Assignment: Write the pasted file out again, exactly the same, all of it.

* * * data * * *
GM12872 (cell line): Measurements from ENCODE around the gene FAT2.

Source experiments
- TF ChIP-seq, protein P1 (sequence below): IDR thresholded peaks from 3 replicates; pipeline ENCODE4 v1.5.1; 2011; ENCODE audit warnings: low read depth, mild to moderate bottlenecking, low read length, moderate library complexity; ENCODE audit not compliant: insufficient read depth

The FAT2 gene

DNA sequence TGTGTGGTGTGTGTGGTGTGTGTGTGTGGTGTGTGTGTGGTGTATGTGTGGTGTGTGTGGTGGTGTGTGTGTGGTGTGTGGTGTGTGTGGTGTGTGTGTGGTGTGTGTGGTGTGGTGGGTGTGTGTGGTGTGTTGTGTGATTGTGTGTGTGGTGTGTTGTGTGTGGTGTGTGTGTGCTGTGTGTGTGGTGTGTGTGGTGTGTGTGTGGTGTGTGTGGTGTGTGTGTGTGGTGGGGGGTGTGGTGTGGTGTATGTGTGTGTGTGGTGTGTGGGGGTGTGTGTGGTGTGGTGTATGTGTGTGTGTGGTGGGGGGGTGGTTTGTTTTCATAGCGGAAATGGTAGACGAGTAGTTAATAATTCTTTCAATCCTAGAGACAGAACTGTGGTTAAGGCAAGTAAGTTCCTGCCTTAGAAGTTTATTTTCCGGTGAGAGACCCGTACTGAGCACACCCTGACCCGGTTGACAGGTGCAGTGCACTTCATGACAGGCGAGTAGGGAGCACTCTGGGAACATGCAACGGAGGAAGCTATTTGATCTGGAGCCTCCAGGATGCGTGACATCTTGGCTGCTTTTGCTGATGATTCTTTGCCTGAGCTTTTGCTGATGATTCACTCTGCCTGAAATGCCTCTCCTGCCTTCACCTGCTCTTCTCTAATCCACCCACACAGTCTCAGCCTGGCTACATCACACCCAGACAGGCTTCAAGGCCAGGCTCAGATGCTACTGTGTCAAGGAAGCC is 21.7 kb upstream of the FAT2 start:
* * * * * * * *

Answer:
GM12872 (cell line): Measurements from ENCODE around the gene FAT2.

Source experiments
- TF ChIP-seq, protein P1 (sequence below): IDR thresholded peaks from 3 replicates; pipeline ENCODE4 v1.5.1; 2011; ENCODE audit warnings: low read depth, mild to moderate bottlenecking, low read length, moderate library complexity; ENCODE audit not compliant: insufficient read depth

The FAT2 gene

DNA sequence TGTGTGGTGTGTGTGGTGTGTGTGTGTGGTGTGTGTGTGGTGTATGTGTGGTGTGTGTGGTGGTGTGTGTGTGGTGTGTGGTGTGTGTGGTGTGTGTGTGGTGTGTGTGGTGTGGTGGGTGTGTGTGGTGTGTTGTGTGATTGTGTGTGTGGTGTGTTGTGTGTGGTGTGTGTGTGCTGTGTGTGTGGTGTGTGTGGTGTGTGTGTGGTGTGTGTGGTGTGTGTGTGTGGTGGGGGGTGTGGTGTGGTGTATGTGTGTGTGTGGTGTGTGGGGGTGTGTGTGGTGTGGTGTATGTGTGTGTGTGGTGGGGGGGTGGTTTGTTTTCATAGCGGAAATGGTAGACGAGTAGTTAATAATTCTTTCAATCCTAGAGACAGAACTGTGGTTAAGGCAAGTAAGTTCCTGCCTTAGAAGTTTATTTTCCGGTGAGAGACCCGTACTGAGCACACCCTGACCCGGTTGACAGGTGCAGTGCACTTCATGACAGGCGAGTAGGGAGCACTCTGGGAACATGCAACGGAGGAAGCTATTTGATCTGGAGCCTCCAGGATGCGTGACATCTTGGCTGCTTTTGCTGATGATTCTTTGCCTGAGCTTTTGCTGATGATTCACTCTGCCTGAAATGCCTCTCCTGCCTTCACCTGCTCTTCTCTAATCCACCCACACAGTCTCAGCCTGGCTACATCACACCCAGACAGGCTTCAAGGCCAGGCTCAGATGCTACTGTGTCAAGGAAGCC is 21.7 kb upstream of the FAT2 start: